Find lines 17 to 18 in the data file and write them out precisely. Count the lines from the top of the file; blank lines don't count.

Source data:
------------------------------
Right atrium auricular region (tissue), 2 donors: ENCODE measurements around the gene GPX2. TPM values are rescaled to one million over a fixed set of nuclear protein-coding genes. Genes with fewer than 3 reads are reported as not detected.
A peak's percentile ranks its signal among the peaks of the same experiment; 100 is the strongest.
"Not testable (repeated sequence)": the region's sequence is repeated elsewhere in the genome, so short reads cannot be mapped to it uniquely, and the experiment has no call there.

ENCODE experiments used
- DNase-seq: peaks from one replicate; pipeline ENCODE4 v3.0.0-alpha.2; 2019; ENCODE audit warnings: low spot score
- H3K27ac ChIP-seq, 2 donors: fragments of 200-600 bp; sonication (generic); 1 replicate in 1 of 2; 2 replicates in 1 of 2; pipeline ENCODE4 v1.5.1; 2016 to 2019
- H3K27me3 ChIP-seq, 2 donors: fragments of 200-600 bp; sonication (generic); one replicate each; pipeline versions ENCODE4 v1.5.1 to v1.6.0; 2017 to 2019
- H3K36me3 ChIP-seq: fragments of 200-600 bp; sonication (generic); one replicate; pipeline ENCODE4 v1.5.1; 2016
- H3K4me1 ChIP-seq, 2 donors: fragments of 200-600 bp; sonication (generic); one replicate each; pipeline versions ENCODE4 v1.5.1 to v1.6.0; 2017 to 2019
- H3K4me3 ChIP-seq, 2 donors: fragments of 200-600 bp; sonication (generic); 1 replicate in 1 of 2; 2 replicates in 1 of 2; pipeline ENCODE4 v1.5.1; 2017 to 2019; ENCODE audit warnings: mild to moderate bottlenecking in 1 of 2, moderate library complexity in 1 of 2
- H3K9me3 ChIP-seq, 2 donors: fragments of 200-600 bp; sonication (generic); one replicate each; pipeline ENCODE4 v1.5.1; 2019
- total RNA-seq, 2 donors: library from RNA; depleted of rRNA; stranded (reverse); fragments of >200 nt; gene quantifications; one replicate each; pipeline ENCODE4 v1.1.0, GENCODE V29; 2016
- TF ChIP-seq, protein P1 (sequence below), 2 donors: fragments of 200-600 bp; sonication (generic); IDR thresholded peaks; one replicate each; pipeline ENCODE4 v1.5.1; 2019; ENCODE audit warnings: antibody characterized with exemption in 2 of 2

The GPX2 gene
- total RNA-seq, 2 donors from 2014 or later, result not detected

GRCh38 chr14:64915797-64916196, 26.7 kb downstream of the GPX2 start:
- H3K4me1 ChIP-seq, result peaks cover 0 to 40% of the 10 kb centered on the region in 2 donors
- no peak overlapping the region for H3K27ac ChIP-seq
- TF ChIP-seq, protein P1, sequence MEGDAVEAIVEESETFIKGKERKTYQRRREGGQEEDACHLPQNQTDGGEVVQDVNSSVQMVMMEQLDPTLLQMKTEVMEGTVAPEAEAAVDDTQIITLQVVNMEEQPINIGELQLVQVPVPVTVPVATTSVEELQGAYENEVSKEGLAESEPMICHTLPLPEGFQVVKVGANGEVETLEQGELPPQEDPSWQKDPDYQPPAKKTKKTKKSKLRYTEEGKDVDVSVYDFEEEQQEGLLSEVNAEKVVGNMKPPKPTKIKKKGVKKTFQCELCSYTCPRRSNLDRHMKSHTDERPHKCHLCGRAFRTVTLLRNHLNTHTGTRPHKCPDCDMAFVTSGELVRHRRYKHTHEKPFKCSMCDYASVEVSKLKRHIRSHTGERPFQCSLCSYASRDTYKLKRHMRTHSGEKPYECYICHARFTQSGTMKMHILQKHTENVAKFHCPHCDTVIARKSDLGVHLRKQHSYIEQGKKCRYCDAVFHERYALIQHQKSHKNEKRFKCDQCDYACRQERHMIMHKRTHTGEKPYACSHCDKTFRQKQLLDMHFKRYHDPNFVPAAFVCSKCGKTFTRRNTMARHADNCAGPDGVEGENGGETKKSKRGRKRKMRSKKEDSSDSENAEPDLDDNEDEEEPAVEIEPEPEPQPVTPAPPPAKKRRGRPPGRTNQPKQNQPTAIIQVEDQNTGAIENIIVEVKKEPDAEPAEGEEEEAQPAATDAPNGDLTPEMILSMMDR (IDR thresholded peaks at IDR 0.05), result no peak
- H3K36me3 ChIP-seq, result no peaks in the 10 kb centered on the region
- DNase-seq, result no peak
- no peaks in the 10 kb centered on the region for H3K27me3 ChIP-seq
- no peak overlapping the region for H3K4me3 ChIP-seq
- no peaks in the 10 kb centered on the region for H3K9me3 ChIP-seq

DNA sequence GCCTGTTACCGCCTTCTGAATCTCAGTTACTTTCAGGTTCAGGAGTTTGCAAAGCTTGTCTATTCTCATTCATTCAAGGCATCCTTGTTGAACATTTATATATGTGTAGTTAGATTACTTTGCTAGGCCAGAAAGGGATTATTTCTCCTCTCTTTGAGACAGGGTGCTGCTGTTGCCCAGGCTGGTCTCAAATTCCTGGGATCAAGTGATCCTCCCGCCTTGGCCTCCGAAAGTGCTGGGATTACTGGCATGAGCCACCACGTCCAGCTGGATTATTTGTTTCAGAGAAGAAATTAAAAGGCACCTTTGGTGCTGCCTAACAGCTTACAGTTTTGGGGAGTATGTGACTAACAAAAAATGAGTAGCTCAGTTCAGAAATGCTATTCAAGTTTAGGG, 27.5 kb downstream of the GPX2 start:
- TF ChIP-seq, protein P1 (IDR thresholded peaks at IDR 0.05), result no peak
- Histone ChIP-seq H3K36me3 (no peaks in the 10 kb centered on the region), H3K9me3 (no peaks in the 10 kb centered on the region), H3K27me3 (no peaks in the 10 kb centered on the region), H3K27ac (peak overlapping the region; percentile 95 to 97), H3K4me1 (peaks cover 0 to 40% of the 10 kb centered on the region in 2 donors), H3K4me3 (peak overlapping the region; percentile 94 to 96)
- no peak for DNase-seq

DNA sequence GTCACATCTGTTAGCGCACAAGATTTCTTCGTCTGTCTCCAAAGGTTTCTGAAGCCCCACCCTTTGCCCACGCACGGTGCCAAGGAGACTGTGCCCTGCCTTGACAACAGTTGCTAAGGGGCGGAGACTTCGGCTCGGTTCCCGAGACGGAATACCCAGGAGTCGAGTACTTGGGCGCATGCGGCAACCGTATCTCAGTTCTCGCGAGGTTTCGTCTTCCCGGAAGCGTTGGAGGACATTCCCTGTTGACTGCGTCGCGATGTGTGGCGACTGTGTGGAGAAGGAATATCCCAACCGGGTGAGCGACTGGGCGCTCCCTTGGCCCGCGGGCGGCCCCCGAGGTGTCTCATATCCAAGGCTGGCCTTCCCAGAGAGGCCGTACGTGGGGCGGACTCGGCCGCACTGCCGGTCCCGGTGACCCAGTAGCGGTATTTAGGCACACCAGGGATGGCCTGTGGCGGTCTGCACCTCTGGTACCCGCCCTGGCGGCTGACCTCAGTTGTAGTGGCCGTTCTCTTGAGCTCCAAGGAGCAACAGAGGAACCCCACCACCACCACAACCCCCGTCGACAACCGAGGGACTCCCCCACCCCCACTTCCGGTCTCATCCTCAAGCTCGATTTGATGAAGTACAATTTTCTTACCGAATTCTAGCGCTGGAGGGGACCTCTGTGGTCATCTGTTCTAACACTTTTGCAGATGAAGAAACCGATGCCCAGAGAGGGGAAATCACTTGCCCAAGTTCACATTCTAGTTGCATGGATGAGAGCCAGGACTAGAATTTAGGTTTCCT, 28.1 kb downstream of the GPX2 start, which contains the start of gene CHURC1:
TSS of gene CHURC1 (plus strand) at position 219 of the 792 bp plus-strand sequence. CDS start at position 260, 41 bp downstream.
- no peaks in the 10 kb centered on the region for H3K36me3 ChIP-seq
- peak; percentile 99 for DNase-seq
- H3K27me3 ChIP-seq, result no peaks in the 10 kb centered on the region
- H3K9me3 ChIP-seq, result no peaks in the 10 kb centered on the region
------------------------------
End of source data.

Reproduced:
- H3K4me1 ChIP-seq, result peaks cover 0 to 40% of the 10 kb centered on the region in 2 donors
- no peak overlapping the region for H3K27ac ChIP-seq